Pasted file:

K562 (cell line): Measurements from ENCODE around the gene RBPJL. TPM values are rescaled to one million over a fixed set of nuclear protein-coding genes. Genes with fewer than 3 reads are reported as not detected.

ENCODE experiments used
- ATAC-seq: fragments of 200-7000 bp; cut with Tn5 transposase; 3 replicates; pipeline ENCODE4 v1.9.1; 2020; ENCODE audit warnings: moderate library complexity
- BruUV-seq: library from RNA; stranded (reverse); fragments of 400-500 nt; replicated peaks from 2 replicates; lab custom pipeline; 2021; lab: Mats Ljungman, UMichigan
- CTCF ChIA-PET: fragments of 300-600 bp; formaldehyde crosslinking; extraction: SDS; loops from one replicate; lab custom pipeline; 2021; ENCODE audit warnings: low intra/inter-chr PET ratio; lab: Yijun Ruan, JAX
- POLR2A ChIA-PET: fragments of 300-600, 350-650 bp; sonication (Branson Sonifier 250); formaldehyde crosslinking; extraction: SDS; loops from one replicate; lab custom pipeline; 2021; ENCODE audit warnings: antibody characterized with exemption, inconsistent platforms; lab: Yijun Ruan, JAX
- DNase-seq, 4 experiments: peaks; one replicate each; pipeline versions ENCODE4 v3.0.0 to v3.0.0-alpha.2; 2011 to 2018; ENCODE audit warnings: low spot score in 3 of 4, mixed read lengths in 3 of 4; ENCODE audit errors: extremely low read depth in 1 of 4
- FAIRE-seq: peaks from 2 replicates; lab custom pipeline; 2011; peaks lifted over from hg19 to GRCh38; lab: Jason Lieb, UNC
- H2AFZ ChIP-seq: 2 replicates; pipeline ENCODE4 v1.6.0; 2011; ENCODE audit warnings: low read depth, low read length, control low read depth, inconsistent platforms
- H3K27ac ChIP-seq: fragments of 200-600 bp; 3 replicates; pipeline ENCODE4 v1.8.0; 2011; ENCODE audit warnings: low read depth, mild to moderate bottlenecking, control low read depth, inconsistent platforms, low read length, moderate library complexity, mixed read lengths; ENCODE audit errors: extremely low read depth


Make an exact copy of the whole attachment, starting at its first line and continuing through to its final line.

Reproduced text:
K562 (cell line): Measurements from ENCODE around the gene RBPJL. TPM values are rescaled to one million over a fixed set of nuclear protein-coding genes. Genes with fewer than 3 reads are reported as not detected.

ENCODE experiments used
- ATAC-seq: fragments of 200-7000 bp; cut with Tn5 transposase; 3 replicates; pipeline ENCODE4 v1.9.1; 2020; ENCODE audit warnings: moderate library complexity
- BruUV-seq: library from RNA; stranded (reverse); fragments of 400-500 nt; replicated peaks from 2 replicates; lab custom pipeline; 2021; lab: Mats Ljungman, UMichigan
- CTCF ChIA-PET: fragments of 300-600 bp; formaldehyde crosslinking; extraction: SDS; loops from one replicate; lab custom pipeline; 2021; ENCODE audit warnings: low intra/inter-chr PET ratio; lab: Yijun Ruan, JAX
- POLR2A ChIA-PET: fragments of 300-600, 350-650 bp; sonication (Branson Sonifier 250); formaldehyde crosslinking; extraction: SDS; loops from one replicate; lab custom pipeline; 2021; ENCODE audit warnings: antibody characterized with exemption, inconsistent platforms; lab: Yijun Ruan, JAX
- DNase-seq, 4 experiments: peaks; one replicate each; pipeline versions ENCODE4 v3.0.0 to v3.0.0-alpha.2; 2011 to 2018; ENCODE audit warnings: low spot score in 3 of 4, mixed read lengths in 3 of 4; ENCODE audit errors: extremely low read depth in 1 of 4
- FAIRE-seq: peaks from 2 replicates; lab custom pipeline; 2011; peaks lifted over from hg19 to GRCh38; lab: Jason Lieb, UNC
- H2AFZ ChIP-seq: 2 replicates; pipeline ENCODE4 v1.6.0; 2011; ENCODE audit warnings: low read depth, low read length, control low read depth, inconsistent platforms
- H3K27ac ChIP-seq: fragments of 200-600 bp; 3 replicates; pipeline ENCODE4 v1.8.0; 2011; ENCODE audit warnings: low read depth, mild to moderate bottlenecking, control low read depth, inconsistent platforms, low read length, moderate library complexity, mixed read lengths; ENCODE audit errors: extremely low read depth